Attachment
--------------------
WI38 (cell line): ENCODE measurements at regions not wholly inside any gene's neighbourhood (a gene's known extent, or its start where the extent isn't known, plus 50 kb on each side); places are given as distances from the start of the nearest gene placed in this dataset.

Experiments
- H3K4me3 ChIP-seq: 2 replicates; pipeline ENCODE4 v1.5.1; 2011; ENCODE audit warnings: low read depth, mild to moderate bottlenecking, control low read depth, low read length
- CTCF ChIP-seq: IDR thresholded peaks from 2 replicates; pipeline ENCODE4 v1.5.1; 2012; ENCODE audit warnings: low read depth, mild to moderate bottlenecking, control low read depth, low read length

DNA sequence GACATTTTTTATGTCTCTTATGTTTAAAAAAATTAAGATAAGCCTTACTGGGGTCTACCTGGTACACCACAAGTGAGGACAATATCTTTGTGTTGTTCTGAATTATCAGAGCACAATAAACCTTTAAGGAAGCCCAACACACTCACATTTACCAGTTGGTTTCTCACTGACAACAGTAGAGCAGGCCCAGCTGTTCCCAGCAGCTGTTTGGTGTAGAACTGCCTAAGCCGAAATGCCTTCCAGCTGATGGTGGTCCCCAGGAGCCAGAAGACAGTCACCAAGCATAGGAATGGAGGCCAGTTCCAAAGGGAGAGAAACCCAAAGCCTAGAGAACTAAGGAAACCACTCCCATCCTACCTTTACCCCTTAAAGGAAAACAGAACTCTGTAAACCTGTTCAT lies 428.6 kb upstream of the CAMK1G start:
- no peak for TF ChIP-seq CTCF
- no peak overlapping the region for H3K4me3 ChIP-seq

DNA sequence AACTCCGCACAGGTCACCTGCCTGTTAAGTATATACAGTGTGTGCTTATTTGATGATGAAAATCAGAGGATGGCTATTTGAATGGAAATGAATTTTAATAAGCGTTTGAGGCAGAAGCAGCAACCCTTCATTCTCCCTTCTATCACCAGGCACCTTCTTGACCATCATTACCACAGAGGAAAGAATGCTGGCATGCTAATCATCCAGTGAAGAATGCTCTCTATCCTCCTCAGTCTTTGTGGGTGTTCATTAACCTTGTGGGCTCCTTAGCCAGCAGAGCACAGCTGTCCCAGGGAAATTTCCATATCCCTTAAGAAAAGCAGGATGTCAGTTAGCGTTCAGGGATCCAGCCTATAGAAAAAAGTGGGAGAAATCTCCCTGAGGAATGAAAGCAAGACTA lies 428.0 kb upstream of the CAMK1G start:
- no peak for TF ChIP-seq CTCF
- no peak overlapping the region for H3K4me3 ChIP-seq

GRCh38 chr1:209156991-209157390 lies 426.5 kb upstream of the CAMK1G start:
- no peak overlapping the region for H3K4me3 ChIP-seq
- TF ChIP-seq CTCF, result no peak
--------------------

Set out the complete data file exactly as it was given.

WI38 (cell line): ENCODE measurements at regions not wholly inside any gene's neighbourhood (a gene's known extent, or its start where the extent isn't known, plus 50 kb on each side); places are given as distances from the start of the nearest gene placed in this dataset.

Experiments
- H3K4me3 ChIP-seq: 2 replicates; pipeline ENCODE4 v1.5.1; 2011; ENCODE audit warnings: low read depth, mild to moderate bottlenecking, control low read depth, low read length
- CTCF ChIP-seq: IDR thresholded peaks from 2 replicates; pipeline ENCODE4 v1.5.1; 2012; ENCODE audit warnings: low read depth, mild to moderate bottlenecking, control low read depth, low read length

DNA sequence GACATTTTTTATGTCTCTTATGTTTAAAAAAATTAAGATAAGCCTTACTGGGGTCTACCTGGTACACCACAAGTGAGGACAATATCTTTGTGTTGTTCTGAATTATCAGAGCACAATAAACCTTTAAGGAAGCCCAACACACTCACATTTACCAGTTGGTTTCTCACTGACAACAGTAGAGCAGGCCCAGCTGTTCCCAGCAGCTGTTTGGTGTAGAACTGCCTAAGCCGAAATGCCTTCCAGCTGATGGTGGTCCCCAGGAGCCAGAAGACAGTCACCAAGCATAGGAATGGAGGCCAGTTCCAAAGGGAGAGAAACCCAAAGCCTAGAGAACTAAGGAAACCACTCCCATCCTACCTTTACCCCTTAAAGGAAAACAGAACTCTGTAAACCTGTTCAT lies 428.6 kb upstream of the CAMK1G start:
- no peak for TF ChIP-seq CTCF
- no peak overlapping the region for H3K4me3 ChIP-seq

DNA sequence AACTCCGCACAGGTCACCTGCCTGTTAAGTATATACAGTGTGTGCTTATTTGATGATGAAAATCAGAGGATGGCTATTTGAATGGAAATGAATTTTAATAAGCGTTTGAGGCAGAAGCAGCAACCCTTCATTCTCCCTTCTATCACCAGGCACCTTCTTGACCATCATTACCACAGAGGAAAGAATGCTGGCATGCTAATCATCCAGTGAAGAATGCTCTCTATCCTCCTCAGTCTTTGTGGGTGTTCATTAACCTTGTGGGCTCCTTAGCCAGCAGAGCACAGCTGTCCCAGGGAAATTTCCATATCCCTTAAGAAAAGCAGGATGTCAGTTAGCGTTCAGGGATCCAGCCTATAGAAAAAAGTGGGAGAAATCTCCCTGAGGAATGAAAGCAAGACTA lies 428.0 kb upstream of the CAMK1G start:
- no peak for TF ChIP-seq CTCF
- no peak overlapping the region for H3K4me3 ChIP-seq

GRCh38 chr1:209156991-209157390 lies 426.5 kb upstream of the CAMK1G start:
- no peak overlapping the region for H3K4me3 ChIP-seq
- TF ChIP-seq CTCF, result no peak